Re:I do wish that... (1)

GameboyRMH (1153867) | more than 2 years ago | (#37626556)

Sometime you might try skepticism about skepticism.

I see it as an abundance of skepticism coupled with a lack of scientific knowledge. Same with the cigarettes.

Re:I do wish that... (1)

Nadaka (224565) | more than 2 years ago | (#37627066)

Add to that: deliberate for profit misinformation with a sprinkling of the fevered apocalyptic dreams of the ultra right wing fundamentalists and you have a deal.

Re:I do wish that... (1)

Princeofcups (150855) | more than 2 years ago | (#37626984)

You really find a lack of skepticism about global warming out there? Rather, despite more skepticism than about any other topic in current science, 98% of scientists with expertise in the field conclude that anthropogenic global warming is a major threat to our species.

The question I'd like to ask the OP is, what is your track record on these issues? Has your skepticism on these subjects proven to be founded in the past, or have you had to eat crow over and over again before you move on to your next conspiracy?

Waste of space (1)

Lando (9348) | more than 2 years ago | (#37626088)

No reason to even look at this since there is absolutely no proof that this works because it's "Secret!!!!"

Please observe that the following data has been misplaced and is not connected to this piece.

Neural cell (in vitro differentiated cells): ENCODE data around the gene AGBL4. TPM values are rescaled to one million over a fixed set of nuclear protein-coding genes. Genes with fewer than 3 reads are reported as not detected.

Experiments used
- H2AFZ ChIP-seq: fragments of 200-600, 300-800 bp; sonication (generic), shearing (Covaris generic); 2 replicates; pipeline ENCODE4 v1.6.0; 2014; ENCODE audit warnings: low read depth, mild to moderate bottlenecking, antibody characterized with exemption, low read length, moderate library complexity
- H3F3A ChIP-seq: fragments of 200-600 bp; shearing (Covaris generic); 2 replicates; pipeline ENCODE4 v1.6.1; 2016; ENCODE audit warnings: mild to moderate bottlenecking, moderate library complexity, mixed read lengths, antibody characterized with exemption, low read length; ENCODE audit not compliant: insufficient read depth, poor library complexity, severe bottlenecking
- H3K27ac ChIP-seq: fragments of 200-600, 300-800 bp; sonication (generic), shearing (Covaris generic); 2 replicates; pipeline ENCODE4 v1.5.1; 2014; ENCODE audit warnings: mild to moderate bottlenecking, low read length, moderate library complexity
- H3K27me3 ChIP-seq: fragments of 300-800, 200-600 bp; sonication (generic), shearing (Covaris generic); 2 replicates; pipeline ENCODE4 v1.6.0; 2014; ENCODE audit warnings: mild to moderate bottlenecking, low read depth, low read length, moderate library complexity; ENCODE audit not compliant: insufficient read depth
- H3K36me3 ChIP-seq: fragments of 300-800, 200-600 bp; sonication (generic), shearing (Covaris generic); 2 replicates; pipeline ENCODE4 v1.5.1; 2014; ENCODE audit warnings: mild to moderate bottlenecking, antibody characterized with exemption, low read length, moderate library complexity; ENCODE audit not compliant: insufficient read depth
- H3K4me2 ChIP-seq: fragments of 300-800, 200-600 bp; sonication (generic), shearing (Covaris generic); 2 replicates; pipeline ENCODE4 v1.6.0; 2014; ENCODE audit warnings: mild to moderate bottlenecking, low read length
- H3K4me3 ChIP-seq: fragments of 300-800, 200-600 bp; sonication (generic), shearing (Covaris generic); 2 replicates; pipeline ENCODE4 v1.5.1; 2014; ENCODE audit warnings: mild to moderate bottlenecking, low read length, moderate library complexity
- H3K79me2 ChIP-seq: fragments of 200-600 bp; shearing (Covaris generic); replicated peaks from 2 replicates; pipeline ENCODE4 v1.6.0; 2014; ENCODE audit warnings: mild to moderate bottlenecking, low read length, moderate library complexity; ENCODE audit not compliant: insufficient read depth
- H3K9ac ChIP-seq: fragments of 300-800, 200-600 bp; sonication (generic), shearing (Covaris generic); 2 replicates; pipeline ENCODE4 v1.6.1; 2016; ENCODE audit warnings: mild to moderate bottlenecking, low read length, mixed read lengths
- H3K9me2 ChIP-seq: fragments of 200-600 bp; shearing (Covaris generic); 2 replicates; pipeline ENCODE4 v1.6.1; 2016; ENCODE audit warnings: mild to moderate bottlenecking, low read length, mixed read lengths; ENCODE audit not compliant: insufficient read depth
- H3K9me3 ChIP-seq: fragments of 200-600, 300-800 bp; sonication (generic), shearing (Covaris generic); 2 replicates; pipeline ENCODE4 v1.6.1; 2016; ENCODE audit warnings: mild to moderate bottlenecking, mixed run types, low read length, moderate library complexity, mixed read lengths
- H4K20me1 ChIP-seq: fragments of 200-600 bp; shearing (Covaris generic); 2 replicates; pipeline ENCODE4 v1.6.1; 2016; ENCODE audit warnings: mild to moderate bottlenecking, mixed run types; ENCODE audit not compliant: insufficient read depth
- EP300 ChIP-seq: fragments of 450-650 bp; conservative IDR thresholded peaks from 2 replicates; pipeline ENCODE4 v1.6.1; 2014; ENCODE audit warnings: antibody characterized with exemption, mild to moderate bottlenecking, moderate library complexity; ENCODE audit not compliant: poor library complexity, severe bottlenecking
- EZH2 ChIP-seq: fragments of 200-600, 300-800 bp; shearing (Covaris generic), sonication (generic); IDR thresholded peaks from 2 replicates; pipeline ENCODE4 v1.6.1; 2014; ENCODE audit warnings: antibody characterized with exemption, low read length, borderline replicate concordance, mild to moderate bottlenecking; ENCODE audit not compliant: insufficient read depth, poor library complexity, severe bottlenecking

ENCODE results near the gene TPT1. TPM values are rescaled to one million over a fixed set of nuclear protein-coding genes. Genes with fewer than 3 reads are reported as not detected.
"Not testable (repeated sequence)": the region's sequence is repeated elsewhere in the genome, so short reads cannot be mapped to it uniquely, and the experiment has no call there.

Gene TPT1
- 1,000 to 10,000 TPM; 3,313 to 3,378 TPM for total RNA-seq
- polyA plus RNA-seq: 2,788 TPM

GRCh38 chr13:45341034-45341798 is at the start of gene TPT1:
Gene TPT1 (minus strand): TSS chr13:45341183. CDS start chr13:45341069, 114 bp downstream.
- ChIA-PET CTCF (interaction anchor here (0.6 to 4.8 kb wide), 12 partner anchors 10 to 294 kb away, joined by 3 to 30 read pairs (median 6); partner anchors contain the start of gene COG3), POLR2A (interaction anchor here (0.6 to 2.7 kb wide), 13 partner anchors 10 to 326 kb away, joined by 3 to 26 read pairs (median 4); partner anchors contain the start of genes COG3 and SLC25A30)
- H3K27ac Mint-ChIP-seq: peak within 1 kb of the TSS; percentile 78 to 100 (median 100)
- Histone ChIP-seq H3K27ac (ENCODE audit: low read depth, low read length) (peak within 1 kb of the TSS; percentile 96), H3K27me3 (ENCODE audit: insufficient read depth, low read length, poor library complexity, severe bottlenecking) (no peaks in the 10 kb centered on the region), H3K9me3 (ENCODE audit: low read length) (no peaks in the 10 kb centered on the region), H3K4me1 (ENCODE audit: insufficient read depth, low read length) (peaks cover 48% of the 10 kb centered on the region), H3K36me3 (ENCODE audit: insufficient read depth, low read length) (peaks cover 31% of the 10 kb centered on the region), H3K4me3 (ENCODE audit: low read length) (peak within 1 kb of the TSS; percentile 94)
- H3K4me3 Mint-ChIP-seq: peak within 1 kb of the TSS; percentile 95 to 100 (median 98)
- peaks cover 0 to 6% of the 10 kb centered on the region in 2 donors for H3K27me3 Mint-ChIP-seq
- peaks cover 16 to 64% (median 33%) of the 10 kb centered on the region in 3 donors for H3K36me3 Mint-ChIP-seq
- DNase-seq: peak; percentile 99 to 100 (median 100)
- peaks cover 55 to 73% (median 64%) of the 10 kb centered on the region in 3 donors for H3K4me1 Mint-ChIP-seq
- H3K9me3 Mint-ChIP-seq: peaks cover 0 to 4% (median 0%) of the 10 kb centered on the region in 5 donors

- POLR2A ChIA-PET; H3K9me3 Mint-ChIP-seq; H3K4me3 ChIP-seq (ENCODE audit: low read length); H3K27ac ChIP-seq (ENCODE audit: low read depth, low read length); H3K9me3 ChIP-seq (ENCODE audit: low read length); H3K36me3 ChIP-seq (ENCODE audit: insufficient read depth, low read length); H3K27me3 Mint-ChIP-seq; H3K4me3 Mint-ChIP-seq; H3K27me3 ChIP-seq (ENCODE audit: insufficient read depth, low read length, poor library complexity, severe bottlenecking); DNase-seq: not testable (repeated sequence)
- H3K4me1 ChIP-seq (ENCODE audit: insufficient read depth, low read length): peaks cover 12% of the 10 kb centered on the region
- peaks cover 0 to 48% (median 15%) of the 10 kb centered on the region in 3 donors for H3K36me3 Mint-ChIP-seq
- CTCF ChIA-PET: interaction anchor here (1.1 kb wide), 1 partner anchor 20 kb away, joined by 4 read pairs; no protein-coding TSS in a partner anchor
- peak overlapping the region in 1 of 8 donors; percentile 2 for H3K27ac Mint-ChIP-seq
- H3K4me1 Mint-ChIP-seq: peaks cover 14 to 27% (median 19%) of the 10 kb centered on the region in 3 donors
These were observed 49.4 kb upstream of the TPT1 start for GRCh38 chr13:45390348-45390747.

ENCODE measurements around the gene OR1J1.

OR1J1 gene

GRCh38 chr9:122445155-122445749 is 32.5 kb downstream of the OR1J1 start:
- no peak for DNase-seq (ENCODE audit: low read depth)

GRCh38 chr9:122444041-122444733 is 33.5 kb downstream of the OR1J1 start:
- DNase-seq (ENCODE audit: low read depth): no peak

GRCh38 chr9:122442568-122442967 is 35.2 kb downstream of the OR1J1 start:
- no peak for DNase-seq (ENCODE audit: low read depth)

Why would you want to waste slashdot readers time by doing a question and answer with someone that has a magic spell to create energy, but of course no one can verify it.

Re:Waste of space (3, Informative)

bhlowe (1803290) | more than 2 years ago | (#37626642)

There is LOTS of information available if you know where to look. It appears to dribble out and there is very little mainstream media covering it. But here are some good links to the science and demos:

http://22passi.blogspot.com/2011/10/test-e-cat-7-luglio-2011.html [blogspot.com]

http://www.esowatch.com/en/index.php?title=Focardi-Rossi_Energy-Catalyzer

http://coldfire-lenr.blogspot.com/2011/09/ready-set-go.html

But the most important public tests are happening today, and at the end of this month in the US.

Re:Waste of space (1)

pla (258480) | more than 2 years ago | (#37626932)

Why would you want to waste slashdot readers time by doing a question and answer with someone that has a magic spell to create energy, but of course no one can verify it.

"today is a big test in Italy by scientists from around the world, who will be observing the technology in operation, including self-looped mode."

If it produces enough power to sustain its own activity, without consuming anything but water (and presumably nickel at a very slow rate), then at the very least we have a device from which we can use the waste heat to stay warm in the winter.

And if not, well, one more mad scientist disproven.

Either way, we will have "verified" it. The secrecy angle has no bearing on the validity of the tech - Would you honestly just give away the secret to a technology with the potential to replace OPEC's coffers with your own?

Can someone clarify (1)

Moheeheeko (1682914) | more than 2 years ago | (#37626090)

Is the process pulling hydrogen out of water or are they providing pure hydrogen? If pulled from water would that mean the only byproduct is oxygen? If so this could be huge. Yes I did RTFA.

Re:Can someone clarify (1)

arth1 (260657) | more than 2 years ago | (#37626194)